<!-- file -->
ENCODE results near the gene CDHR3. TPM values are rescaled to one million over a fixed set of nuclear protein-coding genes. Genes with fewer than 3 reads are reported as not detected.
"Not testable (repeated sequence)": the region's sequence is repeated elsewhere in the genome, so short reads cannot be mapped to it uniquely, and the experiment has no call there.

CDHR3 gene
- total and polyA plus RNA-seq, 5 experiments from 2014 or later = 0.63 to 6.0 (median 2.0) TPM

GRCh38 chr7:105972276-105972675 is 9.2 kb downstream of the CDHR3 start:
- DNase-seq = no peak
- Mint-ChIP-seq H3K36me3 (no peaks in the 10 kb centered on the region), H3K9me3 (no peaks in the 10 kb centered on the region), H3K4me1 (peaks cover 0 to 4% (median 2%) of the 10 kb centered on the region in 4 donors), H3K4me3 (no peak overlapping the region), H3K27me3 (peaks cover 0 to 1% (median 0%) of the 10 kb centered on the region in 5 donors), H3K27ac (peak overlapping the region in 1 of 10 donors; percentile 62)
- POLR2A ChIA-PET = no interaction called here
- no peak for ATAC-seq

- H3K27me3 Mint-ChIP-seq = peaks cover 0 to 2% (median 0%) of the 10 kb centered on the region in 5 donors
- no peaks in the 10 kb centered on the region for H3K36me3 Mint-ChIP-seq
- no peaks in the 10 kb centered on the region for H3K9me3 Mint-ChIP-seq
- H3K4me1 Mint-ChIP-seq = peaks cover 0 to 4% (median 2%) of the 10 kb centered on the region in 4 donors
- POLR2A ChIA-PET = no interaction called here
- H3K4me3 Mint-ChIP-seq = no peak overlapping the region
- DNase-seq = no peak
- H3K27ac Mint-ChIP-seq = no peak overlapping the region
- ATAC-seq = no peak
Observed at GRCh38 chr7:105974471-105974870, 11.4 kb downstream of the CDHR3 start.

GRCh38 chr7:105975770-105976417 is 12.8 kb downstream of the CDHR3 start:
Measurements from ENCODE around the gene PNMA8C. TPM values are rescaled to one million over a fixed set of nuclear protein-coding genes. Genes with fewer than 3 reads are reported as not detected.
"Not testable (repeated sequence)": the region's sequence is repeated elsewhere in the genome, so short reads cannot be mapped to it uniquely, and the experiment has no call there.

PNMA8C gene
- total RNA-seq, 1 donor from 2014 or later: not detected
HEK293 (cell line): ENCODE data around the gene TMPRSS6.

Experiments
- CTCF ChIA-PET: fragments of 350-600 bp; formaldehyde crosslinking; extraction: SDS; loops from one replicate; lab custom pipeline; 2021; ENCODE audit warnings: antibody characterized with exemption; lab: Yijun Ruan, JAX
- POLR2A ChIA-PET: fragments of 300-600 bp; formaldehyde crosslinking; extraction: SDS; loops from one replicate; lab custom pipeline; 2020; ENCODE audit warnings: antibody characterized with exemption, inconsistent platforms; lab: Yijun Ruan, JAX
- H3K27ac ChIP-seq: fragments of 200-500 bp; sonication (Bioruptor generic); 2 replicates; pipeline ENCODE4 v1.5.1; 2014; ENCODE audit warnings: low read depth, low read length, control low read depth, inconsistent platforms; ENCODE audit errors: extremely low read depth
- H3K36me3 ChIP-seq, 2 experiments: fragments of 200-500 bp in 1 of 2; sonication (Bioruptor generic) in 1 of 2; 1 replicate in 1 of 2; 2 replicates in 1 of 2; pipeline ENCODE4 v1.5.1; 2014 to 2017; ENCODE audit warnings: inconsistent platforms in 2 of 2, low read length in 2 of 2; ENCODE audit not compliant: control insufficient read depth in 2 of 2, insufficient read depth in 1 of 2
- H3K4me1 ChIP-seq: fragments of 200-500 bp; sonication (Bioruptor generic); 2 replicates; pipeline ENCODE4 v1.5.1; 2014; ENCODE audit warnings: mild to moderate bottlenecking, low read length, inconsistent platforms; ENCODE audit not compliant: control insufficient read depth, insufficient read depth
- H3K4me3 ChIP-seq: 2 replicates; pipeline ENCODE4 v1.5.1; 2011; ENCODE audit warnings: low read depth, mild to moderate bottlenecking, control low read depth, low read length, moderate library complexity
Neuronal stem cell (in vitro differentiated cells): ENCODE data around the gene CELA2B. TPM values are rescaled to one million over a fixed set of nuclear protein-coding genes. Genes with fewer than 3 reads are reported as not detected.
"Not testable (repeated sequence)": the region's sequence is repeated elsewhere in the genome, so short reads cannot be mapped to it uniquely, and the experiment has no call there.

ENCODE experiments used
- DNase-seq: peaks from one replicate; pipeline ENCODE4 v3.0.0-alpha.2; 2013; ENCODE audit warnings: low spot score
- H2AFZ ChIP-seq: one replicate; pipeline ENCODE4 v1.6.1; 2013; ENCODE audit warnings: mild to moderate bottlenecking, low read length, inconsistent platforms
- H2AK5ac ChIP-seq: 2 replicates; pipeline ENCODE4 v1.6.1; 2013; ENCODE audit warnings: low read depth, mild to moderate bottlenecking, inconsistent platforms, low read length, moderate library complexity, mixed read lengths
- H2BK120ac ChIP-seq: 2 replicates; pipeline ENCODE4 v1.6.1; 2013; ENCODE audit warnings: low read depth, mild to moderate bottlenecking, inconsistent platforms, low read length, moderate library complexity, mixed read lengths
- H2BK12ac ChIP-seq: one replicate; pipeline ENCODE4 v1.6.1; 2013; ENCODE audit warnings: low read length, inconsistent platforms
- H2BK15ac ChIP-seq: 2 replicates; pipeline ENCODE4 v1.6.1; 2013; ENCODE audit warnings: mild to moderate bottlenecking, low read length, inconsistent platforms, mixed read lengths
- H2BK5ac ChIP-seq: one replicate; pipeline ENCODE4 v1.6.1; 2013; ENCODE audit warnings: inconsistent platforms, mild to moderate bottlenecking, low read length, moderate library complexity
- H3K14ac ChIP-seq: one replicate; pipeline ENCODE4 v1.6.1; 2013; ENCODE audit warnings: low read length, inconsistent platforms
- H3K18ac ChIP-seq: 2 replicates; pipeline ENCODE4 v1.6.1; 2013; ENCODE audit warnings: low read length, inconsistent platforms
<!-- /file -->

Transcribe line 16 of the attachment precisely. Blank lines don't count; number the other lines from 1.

- DNase-seq = no peak